“Resolve to perform what you ought; perform without fail what you resolve.”
– Benjamin Franklin, US Diplomat and Statesman
By Ernesto C. Perez II
“Bakit ako magpaparehistro sa BIR? Eh, dati naman kahit nung nasa DTI pa lisensyado ang brokers hindi naman kailang iyan?”
That was the reaction of a fellow licensed real estate broker when I explained to her that under Republic Act No. 9646 – the Real Estate Service Act of the Philippines (RESA) – ALL licensed real estate service practitioners (brokers, appraiser/valuers, and consultants) are mandated to “establish and maintain a principal place of business and such other branch offices as may be necessary.”
I was in the middle of preparing to submit my documentary requirements for registering my real estate business at the Indang Municipal Hall. Thereafter, I was to proceed to the Revenue District Office of the BIR at Trece Martires City.
In order to refresh everyone’s memory, Section 33, RA 9646 states the following:
“Section 33. Display of License in the Place of Business. – Every registered and licensed real estate service practitioner shall establish and maintain a principal place of business and such other branch offices as may be necessary, and shall conspicuously display therein the original and/or certified true copies of his/her certificate of registration as well as the certificates of registration of all the real estate service practitioners employed in such office.”
Prior to the passage of RA 9646, any Tom, Dick and Harry – or for that matter any Anne, Jane or Matilda – can act as an agent of a party in a real estate transaction for the buying or selling of real properties for a “commission.” In such a transaction, “laway lang ang puhunan” as the saying goes.
Then you hear stories of so-called pseudo-brokers fight over the piece of the “commission” pie even before the sale is consummated. You also hear stories of unscrupulous pseudo-brokers defrauding their clients. There was no Code of Ethics being followed.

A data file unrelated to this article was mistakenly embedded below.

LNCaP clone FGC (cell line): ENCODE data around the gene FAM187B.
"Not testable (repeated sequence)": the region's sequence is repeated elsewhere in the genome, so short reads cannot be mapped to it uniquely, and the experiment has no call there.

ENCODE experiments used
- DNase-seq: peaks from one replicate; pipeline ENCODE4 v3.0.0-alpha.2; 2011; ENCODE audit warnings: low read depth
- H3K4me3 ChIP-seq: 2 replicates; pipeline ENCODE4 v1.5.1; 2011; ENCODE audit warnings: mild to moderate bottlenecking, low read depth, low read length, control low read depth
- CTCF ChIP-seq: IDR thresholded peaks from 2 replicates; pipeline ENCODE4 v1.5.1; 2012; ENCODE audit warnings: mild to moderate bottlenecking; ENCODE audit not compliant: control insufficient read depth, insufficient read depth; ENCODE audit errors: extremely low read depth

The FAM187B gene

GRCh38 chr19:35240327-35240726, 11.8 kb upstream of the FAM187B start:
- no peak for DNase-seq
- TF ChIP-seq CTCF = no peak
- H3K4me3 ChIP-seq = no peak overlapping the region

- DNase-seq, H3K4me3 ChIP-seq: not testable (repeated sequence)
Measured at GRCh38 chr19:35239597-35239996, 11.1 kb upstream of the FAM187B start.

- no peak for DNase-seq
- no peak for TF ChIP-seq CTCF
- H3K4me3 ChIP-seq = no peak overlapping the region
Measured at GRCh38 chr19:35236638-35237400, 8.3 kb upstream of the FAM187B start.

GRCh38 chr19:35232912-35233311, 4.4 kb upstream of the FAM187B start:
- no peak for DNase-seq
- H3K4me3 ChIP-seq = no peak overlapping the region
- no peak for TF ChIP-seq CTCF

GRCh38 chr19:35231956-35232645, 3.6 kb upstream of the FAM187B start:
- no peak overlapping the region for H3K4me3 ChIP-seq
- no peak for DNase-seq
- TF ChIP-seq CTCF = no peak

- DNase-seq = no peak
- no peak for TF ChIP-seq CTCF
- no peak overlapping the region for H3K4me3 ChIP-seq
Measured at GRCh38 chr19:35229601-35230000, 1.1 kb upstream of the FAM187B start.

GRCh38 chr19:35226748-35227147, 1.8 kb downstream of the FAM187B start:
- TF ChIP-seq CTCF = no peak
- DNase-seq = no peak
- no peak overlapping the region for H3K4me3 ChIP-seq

However, the passage of RA 9646 did not fully address this situation. But it was a step forward in the right direction – professionalize the practice, hold accountable erring licensed professionals and prosecute pseudo-brokers that still proliferate to this date.
RESA does not only require licensed professionals like us to establish a place of business, it also requires us “to indicate the certificate of registration, professional identification card, PTR number, and APO receipt number, and the date of issuance and the duration of validity on the documents he/she signs, uses or issues in connection with the practice of his/her profession.”
In my previous blog (Reminders As 2012 Roll In), I reminded my fellow professionals to get their Professional Tax Receipt from the Office of the Treasurer of the local government unit where they reside, as a first step. The rest of the steps listed there are on how to register with the BIR. Do check it out for your reference to know the most important reason why we should register with the BIR.
RESA imposes on us the requirement to establish and maintain a principal place of business in order to legitimize our profession as a business and main source of livelihood for some. And, when we are required by law to establish our place of business then we should follow the regulatory processes of having our business registered with the appropriate government agencies.
In a 2008 report “Doing Business in the Philippines” the World Bank pointed to the need to improve the efficiency of local business and other regulatory processes —such as the issuance of business permits, licenses and the imposition and collection of business taxes—which currently serve as disincentives to many businesses. Typically, these processes involve numerous procedures that are not only inefficient but also create opportunities for corruption.
Notably, the Philippines ranks very low among East Asian countries in terms of ease of doing business; it only ranked higher than Cambodia, Lao PDR and Timor-Leste. Singapore followed by Hong Kong, Thailand, Malaysia, Taiwan, Mongolia, Brunei, Vietnam, and Indonesia ranked higher.
The Philippines also requires a much larger number of entry procedures (15) to start a business compared to other East Asia countries and consequently entails higher transaction costs.
This fact should not be a hindrance to us in trying to follow such regulatory procedures. As a group of professionals, we should suggest ways to improve and make efficient such regulatory process. But in the meantime, we follow what is required of us to do in registering our business – from procuring the Mayor’s (Business) Permit to registering with the BIR.
Tomorrow we shall discuss the steps to starting your real estate business.
 Section 38, RA 9646.